A young man, blind and dumb, works as an audio tape typist in a hospital and fostering a tender and sincere relationship with a beautiful but introverted nurse. When hit by a car, he is the sixty billionth human being to die on earth, and is on transit to Polaris, en route to a yet more sophisticated form of existence in Vega. Given a reprieve of five days and a chance to be reunited with his love on earth, he cannot reveal his true identity behind the temporary facade he must present to her. Both boy and girl eventually learn, through a tangle of difficult and miraculous events, how love and good things always find ways of creeping into people's lives when people are not greedy and least expect these blessings. Written by
L.H. Wong <email@example.com>
"Fly Me to Polaris" ("Xing Yuan") is one of the top three Hong Kong movies that had an impact on me and my movie viewing history. Why? Well because it is simply a very heartfelt and warm story, a romantic story that is very sad and beautiful.
The movie's two lead roles, played by Richie Ren (playing Onion/Cheuk) and Cecilia Cheung (playing Autumn Yue) have such great on-screen chemistry together that it really is a perfect match. And truth be told, then Cecilia Cheung is cut out for these particular type of roles, because she aces it here in "Fly Me to Polaris", just as she did in "Failan".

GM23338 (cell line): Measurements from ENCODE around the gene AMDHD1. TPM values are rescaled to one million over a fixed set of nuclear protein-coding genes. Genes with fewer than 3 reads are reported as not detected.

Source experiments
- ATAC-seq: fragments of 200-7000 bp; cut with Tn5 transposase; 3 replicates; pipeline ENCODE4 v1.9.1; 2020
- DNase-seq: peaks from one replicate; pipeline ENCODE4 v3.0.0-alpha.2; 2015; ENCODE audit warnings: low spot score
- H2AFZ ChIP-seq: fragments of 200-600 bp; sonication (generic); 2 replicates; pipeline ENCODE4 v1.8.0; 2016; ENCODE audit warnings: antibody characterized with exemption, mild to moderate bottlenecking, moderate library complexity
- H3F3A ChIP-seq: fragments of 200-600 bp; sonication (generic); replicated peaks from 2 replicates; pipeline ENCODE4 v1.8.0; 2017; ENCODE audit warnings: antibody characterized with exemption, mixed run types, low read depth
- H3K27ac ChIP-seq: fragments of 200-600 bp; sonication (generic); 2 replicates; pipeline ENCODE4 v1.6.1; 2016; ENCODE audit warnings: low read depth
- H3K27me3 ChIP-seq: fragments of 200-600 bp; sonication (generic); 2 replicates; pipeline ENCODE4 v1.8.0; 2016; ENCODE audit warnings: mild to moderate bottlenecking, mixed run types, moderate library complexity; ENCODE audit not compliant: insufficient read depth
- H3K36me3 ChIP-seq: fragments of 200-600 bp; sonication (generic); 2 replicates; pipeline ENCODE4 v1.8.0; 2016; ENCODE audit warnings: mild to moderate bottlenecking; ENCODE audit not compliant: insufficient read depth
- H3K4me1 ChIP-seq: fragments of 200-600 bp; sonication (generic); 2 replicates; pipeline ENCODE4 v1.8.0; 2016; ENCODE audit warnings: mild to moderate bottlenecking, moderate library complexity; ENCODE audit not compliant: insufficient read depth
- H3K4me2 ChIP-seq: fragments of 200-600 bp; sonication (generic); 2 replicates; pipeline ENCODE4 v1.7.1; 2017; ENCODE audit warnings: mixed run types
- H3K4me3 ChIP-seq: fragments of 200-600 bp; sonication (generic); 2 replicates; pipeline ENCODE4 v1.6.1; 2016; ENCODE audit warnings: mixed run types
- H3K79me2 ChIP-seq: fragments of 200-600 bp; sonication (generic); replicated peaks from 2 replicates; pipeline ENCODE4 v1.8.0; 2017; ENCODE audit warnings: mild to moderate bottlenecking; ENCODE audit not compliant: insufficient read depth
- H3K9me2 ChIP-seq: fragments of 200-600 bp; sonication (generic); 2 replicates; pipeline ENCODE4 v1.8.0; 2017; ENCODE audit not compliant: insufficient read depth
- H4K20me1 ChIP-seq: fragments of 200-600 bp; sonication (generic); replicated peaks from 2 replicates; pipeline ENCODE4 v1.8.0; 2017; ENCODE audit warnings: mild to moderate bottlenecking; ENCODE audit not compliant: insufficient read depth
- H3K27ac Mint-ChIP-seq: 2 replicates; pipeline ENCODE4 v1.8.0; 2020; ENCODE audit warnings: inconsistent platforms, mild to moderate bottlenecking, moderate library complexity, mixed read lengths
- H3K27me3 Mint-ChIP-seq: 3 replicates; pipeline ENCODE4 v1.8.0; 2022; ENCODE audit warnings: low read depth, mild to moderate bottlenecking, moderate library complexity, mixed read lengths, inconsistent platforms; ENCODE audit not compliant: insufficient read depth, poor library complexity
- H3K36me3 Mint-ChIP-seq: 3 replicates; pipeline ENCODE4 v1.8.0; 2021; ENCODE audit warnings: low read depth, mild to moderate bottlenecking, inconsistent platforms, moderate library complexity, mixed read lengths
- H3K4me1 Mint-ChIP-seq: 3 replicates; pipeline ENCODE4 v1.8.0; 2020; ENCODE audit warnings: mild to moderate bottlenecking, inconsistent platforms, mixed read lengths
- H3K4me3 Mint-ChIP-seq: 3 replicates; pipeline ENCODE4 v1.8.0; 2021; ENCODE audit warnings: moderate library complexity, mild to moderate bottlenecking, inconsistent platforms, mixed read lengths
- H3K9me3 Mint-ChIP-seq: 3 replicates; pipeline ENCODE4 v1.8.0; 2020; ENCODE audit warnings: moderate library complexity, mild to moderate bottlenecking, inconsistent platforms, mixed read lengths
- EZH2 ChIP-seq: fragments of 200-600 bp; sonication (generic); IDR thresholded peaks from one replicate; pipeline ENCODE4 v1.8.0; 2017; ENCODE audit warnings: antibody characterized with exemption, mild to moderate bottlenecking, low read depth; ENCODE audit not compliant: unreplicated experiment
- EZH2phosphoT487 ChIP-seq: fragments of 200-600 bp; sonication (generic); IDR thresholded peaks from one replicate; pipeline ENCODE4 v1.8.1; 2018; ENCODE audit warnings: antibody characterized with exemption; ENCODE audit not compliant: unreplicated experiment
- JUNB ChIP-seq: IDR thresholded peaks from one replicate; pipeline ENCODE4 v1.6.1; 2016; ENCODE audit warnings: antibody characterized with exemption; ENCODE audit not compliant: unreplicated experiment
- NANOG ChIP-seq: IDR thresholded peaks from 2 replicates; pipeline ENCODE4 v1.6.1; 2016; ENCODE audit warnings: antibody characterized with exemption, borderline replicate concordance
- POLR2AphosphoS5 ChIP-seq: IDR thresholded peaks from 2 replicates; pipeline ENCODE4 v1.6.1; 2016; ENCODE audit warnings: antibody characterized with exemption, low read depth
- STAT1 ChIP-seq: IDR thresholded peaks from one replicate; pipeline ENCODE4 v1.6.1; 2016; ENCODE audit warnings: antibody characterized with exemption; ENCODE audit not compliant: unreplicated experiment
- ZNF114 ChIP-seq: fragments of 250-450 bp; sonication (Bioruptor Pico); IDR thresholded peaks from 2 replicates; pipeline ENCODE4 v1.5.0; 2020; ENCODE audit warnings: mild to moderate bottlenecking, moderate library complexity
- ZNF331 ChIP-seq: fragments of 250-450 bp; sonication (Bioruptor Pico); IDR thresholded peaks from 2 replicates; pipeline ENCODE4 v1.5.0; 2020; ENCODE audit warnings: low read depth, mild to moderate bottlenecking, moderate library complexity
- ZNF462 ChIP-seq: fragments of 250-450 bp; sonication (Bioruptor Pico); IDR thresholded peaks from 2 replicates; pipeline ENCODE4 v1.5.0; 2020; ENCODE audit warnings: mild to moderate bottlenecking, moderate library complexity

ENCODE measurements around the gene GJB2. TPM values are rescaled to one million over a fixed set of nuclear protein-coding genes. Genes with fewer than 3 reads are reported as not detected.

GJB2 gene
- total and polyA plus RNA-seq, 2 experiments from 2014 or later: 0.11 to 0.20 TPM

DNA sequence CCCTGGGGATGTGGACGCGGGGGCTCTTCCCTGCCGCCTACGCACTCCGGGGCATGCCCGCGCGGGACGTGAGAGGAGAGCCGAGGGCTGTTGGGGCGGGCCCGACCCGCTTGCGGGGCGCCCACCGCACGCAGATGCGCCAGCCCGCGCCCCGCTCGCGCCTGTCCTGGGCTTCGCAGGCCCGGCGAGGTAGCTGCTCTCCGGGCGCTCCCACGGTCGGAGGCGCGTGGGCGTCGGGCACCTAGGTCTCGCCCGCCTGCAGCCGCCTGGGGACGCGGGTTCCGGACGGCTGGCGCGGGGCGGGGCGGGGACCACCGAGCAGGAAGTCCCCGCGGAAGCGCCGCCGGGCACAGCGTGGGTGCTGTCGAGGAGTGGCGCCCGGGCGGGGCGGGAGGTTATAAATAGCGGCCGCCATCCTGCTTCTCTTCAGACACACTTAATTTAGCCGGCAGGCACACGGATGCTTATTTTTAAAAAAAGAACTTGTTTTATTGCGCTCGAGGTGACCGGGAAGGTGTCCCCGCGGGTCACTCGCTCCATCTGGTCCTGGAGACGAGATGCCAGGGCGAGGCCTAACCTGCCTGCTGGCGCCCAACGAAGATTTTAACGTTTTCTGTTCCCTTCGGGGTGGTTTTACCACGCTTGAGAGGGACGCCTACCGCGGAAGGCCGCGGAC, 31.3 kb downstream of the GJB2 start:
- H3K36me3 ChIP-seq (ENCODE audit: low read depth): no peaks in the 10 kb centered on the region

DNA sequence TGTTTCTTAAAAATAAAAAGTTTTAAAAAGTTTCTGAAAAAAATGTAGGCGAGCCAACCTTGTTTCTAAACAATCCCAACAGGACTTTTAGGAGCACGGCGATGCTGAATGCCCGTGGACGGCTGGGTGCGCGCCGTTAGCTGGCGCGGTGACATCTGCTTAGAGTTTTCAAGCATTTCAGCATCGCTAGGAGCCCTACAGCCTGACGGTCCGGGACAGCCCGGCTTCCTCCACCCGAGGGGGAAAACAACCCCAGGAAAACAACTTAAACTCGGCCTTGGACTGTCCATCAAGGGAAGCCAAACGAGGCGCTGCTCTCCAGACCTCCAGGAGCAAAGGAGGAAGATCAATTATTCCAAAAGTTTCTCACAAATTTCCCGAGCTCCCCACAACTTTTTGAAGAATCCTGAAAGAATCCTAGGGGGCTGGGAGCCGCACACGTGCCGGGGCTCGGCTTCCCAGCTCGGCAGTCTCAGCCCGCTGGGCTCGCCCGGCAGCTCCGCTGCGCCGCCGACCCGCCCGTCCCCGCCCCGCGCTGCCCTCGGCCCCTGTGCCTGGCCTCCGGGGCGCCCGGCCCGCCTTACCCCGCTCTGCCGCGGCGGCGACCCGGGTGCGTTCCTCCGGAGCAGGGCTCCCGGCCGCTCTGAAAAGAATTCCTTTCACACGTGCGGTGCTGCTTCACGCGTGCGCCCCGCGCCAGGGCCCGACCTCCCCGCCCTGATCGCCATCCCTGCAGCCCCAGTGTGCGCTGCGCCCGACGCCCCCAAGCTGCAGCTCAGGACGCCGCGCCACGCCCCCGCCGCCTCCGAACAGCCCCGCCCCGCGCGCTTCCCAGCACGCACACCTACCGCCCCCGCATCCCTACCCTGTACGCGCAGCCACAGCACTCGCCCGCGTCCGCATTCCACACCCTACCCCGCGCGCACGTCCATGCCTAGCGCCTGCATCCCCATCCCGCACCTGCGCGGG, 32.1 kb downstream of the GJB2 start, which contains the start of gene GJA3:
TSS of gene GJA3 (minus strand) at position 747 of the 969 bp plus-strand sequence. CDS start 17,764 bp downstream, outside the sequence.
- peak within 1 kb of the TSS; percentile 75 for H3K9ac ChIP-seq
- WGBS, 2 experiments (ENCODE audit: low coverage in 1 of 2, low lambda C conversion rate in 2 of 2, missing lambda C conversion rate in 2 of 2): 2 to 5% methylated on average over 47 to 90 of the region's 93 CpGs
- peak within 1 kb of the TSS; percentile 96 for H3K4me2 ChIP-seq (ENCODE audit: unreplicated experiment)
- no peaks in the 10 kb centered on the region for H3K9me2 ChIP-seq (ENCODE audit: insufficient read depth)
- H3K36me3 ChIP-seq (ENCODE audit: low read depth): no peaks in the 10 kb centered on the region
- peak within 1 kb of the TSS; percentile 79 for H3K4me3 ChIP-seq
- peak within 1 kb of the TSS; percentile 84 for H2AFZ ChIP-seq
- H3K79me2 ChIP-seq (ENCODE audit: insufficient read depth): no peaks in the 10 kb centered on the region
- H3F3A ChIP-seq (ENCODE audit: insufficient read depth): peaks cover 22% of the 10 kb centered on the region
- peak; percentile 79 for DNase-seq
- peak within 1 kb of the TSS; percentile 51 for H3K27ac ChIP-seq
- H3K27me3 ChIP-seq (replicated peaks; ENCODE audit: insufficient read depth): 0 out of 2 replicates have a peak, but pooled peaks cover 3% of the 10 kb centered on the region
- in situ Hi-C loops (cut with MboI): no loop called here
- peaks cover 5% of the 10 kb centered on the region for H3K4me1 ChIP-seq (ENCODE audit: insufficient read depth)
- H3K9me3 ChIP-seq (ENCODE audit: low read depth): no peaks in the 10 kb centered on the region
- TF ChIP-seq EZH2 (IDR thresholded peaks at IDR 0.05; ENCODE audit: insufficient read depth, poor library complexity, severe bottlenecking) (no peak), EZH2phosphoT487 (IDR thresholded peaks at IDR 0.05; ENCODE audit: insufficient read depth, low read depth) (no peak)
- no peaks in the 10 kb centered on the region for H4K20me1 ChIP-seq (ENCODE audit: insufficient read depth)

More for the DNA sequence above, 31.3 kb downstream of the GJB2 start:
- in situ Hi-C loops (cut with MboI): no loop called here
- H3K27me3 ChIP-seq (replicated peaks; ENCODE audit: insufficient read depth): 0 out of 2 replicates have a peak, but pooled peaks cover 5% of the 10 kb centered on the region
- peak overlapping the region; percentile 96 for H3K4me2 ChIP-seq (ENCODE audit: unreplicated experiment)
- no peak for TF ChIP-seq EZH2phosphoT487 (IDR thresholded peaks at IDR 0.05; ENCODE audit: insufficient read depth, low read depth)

The story is quite beautiful and moving. It is about a blind and dumb man who works at a hospital, where he has fallen in love with a reclusive nurse. Tragedy strikes, leaving the man to die, but he is given five days on Earth to be reunited with his love. Unfortunately he cannot reveal his true identity. But the power of love and the powers of fate always have a way of setting things right.
If you enjoy Asian cinema, and Hong Kong cinema in particular, then you definitely have to acquaint yourself with "Fly Me to Polaris", if you haven't already done so, because this is one of the most brilliant movie moments in the non-action genre to come out of Hong Kong. And the movie is accompanied by a beautiful title track that is brilliantly sung by Cecilia Cheung.
A word of advice, if you are the sentimental type, then you might want to have a tissue or two at hand when you watch this movie.
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